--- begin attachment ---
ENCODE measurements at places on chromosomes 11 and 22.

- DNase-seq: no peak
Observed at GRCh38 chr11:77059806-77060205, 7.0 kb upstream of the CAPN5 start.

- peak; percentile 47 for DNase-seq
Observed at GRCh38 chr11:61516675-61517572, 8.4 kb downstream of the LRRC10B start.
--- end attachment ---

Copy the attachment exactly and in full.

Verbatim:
ENCODE measurements at places on chromosomes 11 and 22.

- DNase-seq: no peak
Observed at GRCh38 chr11:77059806-77060205, 7.0 kb upstream of the CAPN5 start.

- peak; percentile 47 for DNase-seq
Observed at GRCh38 chr11:61516675-61517572, 8.4 kb downstream of the LRRC10B start.